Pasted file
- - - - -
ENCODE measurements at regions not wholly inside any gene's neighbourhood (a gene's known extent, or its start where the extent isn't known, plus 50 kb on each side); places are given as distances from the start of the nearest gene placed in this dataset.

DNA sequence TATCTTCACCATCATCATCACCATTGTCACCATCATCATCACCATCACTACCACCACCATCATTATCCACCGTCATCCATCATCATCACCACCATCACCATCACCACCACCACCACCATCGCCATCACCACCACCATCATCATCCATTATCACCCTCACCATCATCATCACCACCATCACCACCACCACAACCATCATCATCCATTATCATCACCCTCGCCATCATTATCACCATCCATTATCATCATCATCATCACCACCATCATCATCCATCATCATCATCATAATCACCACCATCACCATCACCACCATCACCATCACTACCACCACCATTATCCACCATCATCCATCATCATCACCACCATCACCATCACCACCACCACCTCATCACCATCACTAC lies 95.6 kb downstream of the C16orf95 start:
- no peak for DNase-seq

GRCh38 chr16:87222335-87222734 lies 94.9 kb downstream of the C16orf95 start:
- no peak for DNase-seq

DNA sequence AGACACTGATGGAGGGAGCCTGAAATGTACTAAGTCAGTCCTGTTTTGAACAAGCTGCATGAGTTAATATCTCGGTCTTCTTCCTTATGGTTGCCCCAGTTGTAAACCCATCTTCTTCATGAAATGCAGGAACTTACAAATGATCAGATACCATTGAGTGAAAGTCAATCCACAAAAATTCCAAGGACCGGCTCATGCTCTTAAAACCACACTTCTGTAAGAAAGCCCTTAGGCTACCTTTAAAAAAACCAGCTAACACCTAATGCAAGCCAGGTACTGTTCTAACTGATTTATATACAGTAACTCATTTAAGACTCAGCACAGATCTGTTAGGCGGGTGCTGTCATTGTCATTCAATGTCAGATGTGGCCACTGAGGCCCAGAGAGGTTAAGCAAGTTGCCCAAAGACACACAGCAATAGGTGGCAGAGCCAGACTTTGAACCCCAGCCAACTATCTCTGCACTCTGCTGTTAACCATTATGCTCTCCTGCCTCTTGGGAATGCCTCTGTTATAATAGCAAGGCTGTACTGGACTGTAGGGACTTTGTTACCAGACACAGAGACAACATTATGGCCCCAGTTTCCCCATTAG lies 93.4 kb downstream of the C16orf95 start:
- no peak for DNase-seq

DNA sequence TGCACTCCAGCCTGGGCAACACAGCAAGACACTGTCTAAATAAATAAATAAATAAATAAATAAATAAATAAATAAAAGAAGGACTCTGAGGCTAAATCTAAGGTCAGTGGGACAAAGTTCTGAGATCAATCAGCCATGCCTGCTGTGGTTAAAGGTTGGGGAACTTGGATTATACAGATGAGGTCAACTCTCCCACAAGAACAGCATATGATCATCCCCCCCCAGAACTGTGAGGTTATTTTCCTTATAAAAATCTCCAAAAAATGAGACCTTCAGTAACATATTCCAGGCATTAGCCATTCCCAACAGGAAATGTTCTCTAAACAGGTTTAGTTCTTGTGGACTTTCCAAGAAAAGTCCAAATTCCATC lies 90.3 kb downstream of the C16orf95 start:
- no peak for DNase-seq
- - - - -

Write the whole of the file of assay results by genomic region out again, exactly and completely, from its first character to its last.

ENCODE measurements at regions not wholly inside any gene's neighbourhood (a gene's known extent, or its start where the extent isn't known, plus 50 kb on each side); places are given as distances from the start of the nearest gene placed in this dataset.

DNA sequence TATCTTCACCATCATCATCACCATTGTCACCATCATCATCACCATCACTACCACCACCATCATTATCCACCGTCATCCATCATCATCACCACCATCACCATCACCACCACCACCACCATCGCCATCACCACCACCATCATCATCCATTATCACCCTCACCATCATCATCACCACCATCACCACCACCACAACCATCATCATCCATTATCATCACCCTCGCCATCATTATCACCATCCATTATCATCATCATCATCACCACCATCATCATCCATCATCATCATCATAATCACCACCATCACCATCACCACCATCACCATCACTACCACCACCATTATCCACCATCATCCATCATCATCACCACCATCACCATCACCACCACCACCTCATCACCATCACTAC lies 95.6 kb downstream of the C16orf95 start:
- no peak for DNase-seq

GRCh38 chr16:87222335-87222734 lies 94.9 kb downstream of the C16orf95 start:
- no peak for DNase-seq

DNA sequence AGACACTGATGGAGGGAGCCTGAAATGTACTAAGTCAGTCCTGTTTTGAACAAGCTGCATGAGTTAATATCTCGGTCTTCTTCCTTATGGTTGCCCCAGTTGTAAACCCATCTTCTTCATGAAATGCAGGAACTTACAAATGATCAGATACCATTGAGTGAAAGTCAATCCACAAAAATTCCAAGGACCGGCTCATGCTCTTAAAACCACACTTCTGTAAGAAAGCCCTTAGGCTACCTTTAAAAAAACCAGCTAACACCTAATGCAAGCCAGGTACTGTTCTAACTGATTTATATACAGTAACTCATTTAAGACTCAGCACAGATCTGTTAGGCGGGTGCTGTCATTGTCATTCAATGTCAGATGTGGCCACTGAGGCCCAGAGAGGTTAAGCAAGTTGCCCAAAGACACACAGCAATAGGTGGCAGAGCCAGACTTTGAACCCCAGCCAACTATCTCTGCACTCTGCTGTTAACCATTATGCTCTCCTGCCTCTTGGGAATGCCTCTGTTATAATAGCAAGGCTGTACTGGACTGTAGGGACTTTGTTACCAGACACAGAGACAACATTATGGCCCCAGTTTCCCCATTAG lies 93.4 kb downstream of the C16orf95 start:
- no peak for DNase-seq

DNA sequence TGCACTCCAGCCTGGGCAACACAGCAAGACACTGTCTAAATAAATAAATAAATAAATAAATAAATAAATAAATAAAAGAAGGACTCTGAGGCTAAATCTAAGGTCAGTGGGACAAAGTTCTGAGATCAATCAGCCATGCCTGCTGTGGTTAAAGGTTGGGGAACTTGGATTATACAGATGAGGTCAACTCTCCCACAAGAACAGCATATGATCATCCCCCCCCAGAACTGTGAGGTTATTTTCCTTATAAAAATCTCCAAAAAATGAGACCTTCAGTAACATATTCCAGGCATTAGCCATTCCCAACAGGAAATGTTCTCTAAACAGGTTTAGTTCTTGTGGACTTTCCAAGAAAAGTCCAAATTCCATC lies 90.3 kb downstream of the C16orf95 start:
- no peak for DNase-seq